Xfinity Series Spotlight: Jeremy Clements

Leave a comment

Not only was Jeremy Clements told that it might not be possible to save his right hand, but he certainly wouldn’t race again.

That was the diagnoses from doctors as Clements prepared for surgery in July 2004. His right hand and arm had been seriously injured while racing a dirt late model in Madison, North Carolina. The torque arm broke and pulled the drive shaft in two, sending it into the cockpit of the car.

But while the outlook seemed bleak, Clements refused to imagine life without racing.

“I just said, ‘Well, get (my hand) as good as you can’ and if it could wrap around a steering wheel and gear shifter,” Clements told NBC Sports. “All I knew and had done was drive, and there was no backup plan in my mind, and I just would be devastated if I didn’t get to race again.”

Clements underwent 10 surgeries, and his hand was saved. In doing so, doctors sowed it to his thigh to get a skin graph. They also did a bone graph from his hip and a graph from his foot. With physical therapy, it took Clements about a year before he could fully use his hand again.

Today, Clements says the injury is not a hindrance as he competes full-time in the Xfinity Series. Instead, it’s just a memory.

“It’s got a scar that looks like I got burned on the top of my right hand and there are some scars on my arm where they cut it and had to fix the bones and put the screws and plates in,” Clements said. “Yeah, definitely got some marks on it for sure, but I still have it, so that’s the main thing.”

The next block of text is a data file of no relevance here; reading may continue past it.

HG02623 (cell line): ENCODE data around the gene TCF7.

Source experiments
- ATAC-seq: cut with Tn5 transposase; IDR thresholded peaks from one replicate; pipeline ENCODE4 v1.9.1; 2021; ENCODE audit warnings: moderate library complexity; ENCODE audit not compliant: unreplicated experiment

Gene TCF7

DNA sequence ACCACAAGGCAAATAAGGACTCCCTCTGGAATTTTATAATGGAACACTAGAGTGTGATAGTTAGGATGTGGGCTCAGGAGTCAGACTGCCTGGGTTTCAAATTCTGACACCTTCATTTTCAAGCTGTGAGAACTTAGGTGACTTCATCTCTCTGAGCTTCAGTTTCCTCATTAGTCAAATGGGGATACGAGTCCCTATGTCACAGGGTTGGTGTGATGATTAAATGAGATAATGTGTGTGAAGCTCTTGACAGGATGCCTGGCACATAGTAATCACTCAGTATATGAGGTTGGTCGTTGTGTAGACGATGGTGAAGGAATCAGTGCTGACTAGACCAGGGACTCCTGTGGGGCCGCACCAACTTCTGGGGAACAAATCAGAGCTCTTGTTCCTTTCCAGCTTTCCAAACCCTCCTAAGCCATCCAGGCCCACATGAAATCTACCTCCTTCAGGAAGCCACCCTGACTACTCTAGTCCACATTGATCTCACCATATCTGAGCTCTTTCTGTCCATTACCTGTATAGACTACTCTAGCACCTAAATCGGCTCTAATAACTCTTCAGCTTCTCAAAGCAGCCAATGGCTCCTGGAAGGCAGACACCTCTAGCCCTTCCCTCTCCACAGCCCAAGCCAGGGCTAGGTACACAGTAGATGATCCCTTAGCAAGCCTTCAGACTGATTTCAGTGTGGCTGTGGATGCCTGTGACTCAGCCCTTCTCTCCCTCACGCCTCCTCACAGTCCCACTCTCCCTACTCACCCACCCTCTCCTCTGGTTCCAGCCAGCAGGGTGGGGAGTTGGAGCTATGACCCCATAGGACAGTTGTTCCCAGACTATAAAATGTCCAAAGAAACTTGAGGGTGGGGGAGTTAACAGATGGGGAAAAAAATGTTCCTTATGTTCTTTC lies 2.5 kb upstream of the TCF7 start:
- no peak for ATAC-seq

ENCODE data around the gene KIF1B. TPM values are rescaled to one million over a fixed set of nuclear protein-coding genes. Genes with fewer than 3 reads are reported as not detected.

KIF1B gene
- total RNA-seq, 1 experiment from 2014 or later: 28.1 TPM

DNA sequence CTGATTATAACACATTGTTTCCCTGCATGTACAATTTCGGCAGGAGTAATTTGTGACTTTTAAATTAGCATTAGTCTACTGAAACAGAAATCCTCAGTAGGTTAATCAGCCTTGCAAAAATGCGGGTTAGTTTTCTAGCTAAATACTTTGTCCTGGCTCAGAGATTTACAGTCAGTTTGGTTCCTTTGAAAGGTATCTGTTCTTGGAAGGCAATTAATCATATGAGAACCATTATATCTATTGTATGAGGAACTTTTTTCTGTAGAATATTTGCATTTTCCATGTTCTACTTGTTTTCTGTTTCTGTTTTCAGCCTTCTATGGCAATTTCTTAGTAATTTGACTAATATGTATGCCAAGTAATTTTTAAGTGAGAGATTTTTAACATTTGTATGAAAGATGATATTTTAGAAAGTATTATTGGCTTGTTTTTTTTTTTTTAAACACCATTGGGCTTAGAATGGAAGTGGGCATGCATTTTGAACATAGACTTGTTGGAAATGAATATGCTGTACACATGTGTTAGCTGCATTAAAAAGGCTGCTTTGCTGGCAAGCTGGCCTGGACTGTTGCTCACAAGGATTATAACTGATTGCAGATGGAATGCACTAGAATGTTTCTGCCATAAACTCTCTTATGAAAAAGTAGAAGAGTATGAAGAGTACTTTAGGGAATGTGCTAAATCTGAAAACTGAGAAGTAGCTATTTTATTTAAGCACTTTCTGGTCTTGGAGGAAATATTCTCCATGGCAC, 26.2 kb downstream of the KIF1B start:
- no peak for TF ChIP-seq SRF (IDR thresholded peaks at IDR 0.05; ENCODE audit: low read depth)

The following Q&A has been edited and condensed

NBC Sports: How did you get started in racing?

Clements: Grew up around my grandpa, Crawford Clements, he was always working on racing stuff. He was a crew chief back in the 1950s and ‘60s and then started Clements Automotive, which turned into Clements Racing. My dad and my two uncles raced some and also built racing engines, so I got started racing in go-karts when I was seven because I was tearing up the yard at our house too much, so they finally got me a racing go-kart for Christmas. Just kept moving up the ladder from there.

NBC Sports: Who did your grandfather work with?

Clements: Him and his brother, Louis, they worked with a bunch of different drivers. To give you a couple, Buck Baker and Rex White, Junior Johnson. They won the championship in 1960 with Rex White, my uncle Louis as the crew chief and Crawford was on that team, and other teams but they were helping each other. That’s where all the history comes from, and that’s the throwback scheme we ran at Darlington from when Rex White drove.

NBC Sports: Being a smaller team, what’s the toughest challenge for the organization on a weekly or yearly basis?